The city of Coon Rapids went into the bond market last week and liked the result.
The city sold general obligation improvement and refunding bonds totaling $6,710,000 and received a true interest rate of 1.33 percent.
That’s one of the lowest interest rates, if not the lowest, the city has received on a bond issue in its history, according to Sharon Legg, finance director.
There were nine bids on the bond issue, which showed a lot of interest, Legg said.
“The interest rate was good,” she said.
“We entered the bond market at a good time. The interest rates had been going up, but they started to come back down again.”
The bond issue was authorized by the council at its Dec. 18, 2012 meeting.
At that time, it included both general obligation bonds for the street reconstruction work that had taken place in the city in 2011 and 2012 and a water revenue refunding bond, Legg said.
The water revenue bond when originally issued in 2003 amounted to $6,150,000; the refunding of the amount left to be paid totals $2,305,000, the bond issue resolution states.
At its first meeting of 2013, Jan. 7, the council approved the sale to take place Jan. 15 through its financial consultant, Ehlers & Associates, and set up a pricing committee to accept bids within certain interest rates.
The pricing committee comprised Mayor Tim Howe, City Manager Steve Gatlin and Legg.
The council also expanded the bond issue by $800,000 to include general obligation bonds for planned improvements to the Bunker Hills Golf Course this year – a new driving range, putting green, short-game practice area and a learning center building.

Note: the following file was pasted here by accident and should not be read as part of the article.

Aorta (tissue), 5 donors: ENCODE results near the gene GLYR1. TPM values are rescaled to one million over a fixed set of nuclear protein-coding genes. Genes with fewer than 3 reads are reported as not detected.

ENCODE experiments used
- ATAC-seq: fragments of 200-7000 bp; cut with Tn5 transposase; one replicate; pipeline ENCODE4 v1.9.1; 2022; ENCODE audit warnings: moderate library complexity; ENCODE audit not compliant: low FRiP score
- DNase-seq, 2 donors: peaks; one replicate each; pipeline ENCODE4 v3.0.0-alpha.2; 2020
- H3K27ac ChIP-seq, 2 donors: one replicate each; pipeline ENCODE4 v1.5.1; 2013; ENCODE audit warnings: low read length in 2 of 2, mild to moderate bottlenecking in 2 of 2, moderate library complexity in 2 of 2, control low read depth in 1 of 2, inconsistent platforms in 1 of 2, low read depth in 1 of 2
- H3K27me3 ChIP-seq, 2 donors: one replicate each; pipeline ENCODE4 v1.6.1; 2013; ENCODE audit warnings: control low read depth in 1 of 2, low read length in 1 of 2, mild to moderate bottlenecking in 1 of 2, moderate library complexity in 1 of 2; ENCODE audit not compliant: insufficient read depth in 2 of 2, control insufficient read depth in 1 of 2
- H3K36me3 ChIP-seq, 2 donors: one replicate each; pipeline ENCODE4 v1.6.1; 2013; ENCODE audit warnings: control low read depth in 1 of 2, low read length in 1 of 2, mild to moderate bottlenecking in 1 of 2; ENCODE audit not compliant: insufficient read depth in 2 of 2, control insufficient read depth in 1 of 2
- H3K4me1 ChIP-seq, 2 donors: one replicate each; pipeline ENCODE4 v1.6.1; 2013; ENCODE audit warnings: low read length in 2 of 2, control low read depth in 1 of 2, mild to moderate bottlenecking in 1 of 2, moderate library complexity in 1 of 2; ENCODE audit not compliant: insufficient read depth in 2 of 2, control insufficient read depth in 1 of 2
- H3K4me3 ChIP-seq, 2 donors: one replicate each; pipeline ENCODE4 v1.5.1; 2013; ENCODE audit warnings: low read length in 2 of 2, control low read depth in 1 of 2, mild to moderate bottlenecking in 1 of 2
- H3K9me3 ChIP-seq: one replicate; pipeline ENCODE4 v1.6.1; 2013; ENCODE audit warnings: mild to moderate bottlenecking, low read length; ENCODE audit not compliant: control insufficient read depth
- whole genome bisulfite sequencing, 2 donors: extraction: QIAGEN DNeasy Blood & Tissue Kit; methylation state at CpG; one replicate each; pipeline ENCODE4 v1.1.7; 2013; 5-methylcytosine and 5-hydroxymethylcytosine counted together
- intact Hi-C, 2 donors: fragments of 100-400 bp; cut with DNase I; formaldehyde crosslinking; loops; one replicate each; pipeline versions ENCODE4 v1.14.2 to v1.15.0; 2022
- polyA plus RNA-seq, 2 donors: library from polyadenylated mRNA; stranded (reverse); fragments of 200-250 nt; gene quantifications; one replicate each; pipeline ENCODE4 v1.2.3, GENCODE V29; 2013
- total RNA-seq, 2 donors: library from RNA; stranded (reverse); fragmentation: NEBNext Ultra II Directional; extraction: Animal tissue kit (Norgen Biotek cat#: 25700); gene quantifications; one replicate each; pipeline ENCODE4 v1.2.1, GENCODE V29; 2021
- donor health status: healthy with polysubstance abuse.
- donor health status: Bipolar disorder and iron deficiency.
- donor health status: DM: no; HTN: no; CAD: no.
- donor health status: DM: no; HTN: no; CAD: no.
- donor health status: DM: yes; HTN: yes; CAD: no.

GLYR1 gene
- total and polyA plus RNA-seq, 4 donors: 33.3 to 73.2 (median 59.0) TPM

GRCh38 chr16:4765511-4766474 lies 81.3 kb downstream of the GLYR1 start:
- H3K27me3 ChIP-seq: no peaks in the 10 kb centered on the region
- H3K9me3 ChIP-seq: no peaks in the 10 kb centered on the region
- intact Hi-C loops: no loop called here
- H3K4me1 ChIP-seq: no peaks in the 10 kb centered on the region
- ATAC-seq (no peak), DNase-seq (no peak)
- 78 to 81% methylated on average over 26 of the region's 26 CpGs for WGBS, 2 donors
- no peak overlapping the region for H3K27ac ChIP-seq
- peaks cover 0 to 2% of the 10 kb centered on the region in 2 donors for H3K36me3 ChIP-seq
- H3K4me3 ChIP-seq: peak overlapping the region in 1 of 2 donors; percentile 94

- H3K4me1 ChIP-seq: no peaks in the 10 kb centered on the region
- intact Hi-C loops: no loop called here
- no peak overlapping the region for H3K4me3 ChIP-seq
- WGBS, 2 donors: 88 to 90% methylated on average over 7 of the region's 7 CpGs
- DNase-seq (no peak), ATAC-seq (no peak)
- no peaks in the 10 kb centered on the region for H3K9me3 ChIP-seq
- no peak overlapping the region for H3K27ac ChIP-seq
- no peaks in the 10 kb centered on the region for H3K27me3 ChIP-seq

Golf course revenues will pay for that part of the bond issue, Legg said.
The low interest rate also saves the city more in interest costs by refunding the water revenue bonds – $210,000 compared with the $180,000 that the city had projected, according to Legg.
“That was better than expected,” Legg said.
State law required a 3 percent savings, she said. “We had a lot better savings than that,” Legg said.
The interest rates on the bonds when sold in 2003 ranged from 3.8 to 4.25 percent, she said.
For the bond issue, Moody’s, the New York City-based bond rating agency, confirmed the city’s bond rating of Aa1, only a AAA bond rating is higher, Legg said.
“We have had this bond rating for several years,” she said.
According to a press release from Moody’s, post sale the city has $21.5 million in general obligation bonds outstanding plus $13.8 million in outstanding lease revenue bonds, which were sold to finance the construction of the Coon Rapids Ice Center.
“The Aa1 rating reflects the city’s mature tax base that benefits from its favorable location near the Twin Cities metro area, stable financial operations with amply liquidity and affordable debt levels,” the Moody’s press release states.
City strengths, as stated by Moody’s, include maintenance of a 45 percent of the next’s year city budget in the fund balance for reserves, a low debt burden of .6 percent with a debt service comprising a “modest 12 percent of operating expenditures” and ample alternate liquidity available.
“Moody’s believes the city’s current debt levels will remain manageable given rapid payout and moderate future borrowing plans,” the press release states.
The city’s direct debt position and overall debt burden are both below state and national averages, it states.
According to Moody’s, challenges for the city are declining valuations, modest population loss and mature community with limited space for future development.
Peter Bodley is at firstname.lastname@example.org